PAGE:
‘‘Traffickers do not respect boundaries, so law enforcement has to work across them to maximum effect. The emphasis with the Maritime Analysis and Operation Centre is thinking big.”

Even before the centre officially started operating last September, it had coordinated 22 operations in a trial period since the previous April. That led to ten seizures amounting to over ten tonnes of cocaine.

In recent days, Ireland’s first liaison officer, a member of Colgan’s unit, was dispatched to the permanent staff of MAOC-N, and will be based at the organisation’s headquarters in Lisbon. Gardaí are expected to follow suit and dispatch a liaison officer to the permanent office, where they will share information with EU counterparts.

Smugglers use a variety of methods to get drugs into Ireland. Smaller quantities of cocaine, ranging around one or two kilos in weight, are smuggled in via hand luggage thorough airports. West African gangs also play a ‘‘significant role’’ in using so-called ‘‘human mules’’ to smuggle ingested capsules – usually wax coated condoms – containing cocaine.

Some larger consignments are smuggling into Ireland via ports, in private and commercial vehicles. However, bulk transportations of narcotics originate in Central and South America and require large-scale planning to get them into Europe.

Concealing drugs alongside large commercial boats can provide excellent cover, particularly where there is mixed cargo. ‘‘Illegal trade is very much hidden alongside legal trade,” said Colgan. So Customs is adding a second X-ray container scanner to its arsenal, to scan containers unloaded from vessels at freight ports.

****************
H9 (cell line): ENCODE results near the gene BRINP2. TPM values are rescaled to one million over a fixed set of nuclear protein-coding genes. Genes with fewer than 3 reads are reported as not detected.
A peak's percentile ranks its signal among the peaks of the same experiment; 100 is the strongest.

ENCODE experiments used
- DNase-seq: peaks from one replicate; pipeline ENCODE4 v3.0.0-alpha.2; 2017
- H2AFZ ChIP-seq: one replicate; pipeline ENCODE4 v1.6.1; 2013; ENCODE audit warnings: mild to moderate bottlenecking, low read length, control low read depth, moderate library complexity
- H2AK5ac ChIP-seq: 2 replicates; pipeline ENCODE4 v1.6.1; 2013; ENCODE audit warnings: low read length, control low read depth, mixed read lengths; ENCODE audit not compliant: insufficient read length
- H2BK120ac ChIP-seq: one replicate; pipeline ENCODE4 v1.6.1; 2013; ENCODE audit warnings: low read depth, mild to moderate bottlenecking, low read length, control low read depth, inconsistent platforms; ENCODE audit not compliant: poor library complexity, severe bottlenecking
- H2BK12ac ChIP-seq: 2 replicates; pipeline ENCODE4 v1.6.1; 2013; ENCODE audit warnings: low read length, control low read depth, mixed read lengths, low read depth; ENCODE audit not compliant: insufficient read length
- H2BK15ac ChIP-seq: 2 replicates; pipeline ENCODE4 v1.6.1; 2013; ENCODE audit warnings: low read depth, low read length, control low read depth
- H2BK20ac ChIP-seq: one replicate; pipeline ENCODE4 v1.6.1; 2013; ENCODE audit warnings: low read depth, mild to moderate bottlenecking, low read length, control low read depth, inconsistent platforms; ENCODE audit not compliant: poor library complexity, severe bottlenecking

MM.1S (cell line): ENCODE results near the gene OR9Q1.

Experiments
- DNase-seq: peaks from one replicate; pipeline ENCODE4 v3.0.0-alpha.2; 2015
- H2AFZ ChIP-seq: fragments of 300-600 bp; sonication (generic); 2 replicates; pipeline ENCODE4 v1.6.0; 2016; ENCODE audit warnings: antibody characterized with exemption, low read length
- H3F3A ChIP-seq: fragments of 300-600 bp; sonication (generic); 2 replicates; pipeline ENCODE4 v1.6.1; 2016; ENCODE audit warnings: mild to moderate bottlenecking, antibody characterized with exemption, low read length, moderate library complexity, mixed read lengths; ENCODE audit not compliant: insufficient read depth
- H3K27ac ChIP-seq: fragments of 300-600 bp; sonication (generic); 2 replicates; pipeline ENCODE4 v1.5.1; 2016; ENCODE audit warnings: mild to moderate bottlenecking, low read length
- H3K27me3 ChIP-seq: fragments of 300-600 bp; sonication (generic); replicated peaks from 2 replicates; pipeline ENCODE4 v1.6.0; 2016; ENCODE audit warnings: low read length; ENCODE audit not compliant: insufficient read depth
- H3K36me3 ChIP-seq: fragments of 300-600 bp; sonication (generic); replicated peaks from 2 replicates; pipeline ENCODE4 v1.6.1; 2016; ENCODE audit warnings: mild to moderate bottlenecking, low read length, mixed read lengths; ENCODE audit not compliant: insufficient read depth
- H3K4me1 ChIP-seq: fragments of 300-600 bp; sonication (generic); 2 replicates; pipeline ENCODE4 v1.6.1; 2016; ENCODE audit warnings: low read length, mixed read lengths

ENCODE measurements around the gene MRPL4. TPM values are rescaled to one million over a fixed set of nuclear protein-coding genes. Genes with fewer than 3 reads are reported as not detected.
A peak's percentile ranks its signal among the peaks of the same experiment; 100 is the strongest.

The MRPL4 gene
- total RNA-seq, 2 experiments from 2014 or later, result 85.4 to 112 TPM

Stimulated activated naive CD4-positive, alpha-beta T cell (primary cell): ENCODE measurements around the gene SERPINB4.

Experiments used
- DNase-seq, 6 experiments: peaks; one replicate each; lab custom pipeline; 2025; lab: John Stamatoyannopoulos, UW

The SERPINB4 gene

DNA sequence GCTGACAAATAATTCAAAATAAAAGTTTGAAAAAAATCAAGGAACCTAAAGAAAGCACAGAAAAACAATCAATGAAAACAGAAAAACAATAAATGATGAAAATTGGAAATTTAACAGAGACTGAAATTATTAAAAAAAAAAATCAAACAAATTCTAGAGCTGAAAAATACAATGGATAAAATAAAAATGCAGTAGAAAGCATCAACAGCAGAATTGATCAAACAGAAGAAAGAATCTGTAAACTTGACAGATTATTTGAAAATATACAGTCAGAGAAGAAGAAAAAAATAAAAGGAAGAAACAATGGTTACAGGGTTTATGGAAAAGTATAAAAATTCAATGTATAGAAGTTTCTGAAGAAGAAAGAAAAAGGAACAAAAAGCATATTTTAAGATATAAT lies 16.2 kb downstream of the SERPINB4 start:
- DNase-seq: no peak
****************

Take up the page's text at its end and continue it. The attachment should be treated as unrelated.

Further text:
Privately owned boats – such as the catamaran Lucky Day, which transported the cocaine haul to Cork from Barbados on a five-week trip last summer – allow smugglers to transport drugs untracked. In an operation known as coopering, the ‘‘mothership’’ can be met by a smaller boat off the coast and the drugs taken ashore in smaller consignments.

Senior gardaí accept that there is an issue over the exposure of the Irish coastline. However, they insist that intelligence information from contacts in the criminal underworld, followed by lengthy surveillance and tracking of vessels, are what lead to the successful seizure of major bulk consignments of narcotics globally.

Attempting to estimate what drugs get through the net is next to impossible. An often-cited figure that law enforcement agencies catch just 10 per cent of the illegal trade is not based on empirical evidence – although extrapolations are frequently used to guess the extent of domestic drug supply by multiplying the volume of seizures by ten.

A more reliable United Nations study on the trafficking of cocaine from South and Central America, which examined production against seizures, indicated that law enforcement agencies managed to take out up to 42 per cent of drugs in the market.

In the first half of this year, gardaí have seized almost as much illicit narcotics as in all of last year. Drugs with an estimated street value of €46.8 million have been recovered this year, compared with €50.3 million last year. The figures exclude the Cork seizure, as it was not intended for the domestic market.

The figures show that heroin seizures have topped €1 8 million, and seizures of cannabis resin have exceeded the €15 million recovered last year. Cocaine worth €7.2 million has been intercepted.